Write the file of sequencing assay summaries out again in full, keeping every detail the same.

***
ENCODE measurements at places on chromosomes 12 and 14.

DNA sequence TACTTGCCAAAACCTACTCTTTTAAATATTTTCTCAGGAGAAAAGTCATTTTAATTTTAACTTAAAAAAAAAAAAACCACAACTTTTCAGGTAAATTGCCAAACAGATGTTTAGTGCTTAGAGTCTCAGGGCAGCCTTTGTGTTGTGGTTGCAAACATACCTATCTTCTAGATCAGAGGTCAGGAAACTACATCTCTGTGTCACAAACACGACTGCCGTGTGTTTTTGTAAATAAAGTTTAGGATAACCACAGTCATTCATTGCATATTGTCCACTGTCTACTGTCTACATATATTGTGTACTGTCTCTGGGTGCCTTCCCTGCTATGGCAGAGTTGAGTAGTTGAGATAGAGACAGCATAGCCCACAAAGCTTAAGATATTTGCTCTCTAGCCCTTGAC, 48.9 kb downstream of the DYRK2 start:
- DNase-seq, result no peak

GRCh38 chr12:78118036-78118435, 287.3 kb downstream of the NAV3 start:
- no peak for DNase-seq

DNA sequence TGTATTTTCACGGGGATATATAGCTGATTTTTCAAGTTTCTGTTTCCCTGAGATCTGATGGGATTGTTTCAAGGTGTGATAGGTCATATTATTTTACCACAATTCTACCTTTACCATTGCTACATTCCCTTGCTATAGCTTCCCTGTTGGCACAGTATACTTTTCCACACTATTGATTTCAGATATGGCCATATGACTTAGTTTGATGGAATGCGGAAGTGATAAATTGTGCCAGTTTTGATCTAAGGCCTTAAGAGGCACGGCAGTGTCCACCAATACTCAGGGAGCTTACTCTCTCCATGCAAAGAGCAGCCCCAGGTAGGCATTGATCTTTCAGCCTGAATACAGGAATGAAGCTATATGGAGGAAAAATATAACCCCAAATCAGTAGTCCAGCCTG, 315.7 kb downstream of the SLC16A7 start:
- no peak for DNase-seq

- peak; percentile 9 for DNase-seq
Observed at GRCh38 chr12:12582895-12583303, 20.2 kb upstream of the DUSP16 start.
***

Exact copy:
ENCODE measurements at places on chromosomes 12 and 14.

DNA sequence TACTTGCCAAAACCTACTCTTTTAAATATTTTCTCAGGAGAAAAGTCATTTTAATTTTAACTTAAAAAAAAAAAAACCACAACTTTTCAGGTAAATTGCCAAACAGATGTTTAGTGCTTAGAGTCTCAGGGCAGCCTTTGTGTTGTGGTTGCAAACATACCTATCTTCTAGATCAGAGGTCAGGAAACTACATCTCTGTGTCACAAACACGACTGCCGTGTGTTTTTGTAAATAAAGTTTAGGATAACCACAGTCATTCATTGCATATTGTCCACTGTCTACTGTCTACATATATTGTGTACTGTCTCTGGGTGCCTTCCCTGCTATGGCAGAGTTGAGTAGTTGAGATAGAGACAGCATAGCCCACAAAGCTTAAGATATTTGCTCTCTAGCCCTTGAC, 48.9 kb downstream of the DYRK2 start:
- DNase-seq, result no peak

GRCh38 chr12:78118036-78118435, 287.3 kb downstream of the NAV3 start:
- no peak for DNase-seq

DNA sequence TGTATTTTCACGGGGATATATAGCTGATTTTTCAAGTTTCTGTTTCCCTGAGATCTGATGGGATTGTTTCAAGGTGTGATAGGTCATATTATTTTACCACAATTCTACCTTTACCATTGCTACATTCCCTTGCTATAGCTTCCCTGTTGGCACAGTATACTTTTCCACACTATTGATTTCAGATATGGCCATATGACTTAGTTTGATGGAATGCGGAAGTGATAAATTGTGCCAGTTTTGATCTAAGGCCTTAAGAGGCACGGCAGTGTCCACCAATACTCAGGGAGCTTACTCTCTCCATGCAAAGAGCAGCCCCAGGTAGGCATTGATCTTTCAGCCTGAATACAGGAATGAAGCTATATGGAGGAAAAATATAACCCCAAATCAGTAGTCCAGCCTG, 315.7 kb downstream of the SLC16A7 start:
- no peak for DNase-seq

- peak; percentile 9 for DNase-seq
Observed at GRCh38 chr12:12582895-12583303, 20.2 kb upstream of the DUSP16 start.